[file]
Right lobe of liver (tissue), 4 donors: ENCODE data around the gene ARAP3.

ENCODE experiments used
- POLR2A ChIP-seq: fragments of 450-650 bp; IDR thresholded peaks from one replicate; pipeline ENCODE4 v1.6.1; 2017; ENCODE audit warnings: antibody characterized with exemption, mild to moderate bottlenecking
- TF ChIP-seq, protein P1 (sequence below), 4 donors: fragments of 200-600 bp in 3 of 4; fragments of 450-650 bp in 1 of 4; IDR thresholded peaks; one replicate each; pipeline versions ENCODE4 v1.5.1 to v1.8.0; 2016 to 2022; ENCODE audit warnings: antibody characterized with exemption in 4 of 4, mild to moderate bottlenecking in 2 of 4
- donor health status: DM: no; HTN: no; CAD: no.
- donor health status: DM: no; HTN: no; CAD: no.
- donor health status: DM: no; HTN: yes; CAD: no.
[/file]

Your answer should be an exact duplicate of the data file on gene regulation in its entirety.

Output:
Right lobe of liver (tissue), 4 donors: ENCODE data around the gene ARAP3.

ENCODE experiments used
- POLR2A ChIP-seq: fragments of 450-650 bp; IDR thresholded peaks from one replicate; pipeline ENCODE4 v1.6.1; 2017; ENCODE audit warnings: antibody characterized with exemption, mild to moderate bottlenecking
- TF ChIP-seq, protein P1 (sequence below), 4 donors: fragments of 200-600 bp in 3 of 4; fragments of 450-650 bp in 1 of 4; IDR thresholded peaks; one replicate each; pipeline versions ENCODE4 v1.5.1 to v1.8.0; 2016 to 2022; ENCODE audit warnings: antibody characterized with exemption in 4 of 4, mild to moderate bottlenecking in 2 of 4
- donor health status: DM: no; HTN: no; CAD: no.
- donor health status: DM: no; HTN: no; CAD: no.
- donor health status: DM: no; HTN: yes; CAD: no.